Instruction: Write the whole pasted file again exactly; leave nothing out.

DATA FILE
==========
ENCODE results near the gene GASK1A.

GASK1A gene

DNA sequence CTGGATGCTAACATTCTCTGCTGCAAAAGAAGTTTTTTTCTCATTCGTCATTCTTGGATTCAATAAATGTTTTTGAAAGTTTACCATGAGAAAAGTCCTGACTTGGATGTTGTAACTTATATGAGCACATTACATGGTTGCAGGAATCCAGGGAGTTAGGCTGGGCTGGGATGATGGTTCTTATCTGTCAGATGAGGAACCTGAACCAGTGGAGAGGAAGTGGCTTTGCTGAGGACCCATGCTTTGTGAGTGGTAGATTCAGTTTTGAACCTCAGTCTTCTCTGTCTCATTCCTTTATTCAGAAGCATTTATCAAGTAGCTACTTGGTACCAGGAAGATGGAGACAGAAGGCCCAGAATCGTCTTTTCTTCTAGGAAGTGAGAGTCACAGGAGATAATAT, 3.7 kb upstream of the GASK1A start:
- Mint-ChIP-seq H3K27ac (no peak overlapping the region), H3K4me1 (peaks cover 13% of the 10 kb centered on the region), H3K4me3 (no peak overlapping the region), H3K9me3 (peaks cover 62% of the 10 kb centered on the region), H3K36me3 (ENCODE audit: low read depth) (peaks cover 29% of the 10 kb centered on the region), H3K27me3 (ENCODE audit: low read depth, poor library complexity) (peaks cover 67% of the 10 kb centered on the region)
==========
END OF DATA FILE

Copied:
ENCODE results near the gene GASK1A.

GASK1A gene

DNA sequence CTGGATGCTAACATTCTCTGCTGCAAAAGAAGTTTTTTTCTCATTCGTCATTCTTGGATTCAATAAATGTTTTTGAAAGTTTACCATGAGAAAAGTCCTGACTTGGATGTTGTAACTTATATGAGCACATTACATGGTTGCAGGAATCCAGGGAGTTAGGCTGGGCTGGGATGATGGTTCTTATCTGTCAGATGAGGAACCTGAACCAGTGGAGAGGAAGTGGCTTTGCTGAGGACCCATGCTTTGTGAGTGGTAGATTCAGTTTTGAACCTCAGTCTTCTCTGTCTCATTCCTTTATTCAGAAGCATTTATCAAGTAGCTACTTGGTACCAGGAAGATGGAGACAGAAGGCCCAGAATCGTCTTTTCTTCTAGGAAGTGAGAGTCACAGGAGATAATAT, 3.7 kb upstream of the GASK1A start:
- Mint-ChIP-seq H3K27ac (no peak overlapping the region), H3K4me1 (peaks cover 13% of the 10 kb centered on the region), H3K4me3 (no peak overlapping the region), H3K9me3 (peaks cover 62% of the 10 kb centered on the region), H3K36me3 (ENCODE audit: low read depth) (peaks cover 29% of the 10 kb centered on the region), H3K27me3 (ENCODE audit: low read depth, poor library complexity) (peaks cover 67% of the 10 kb centered on the region)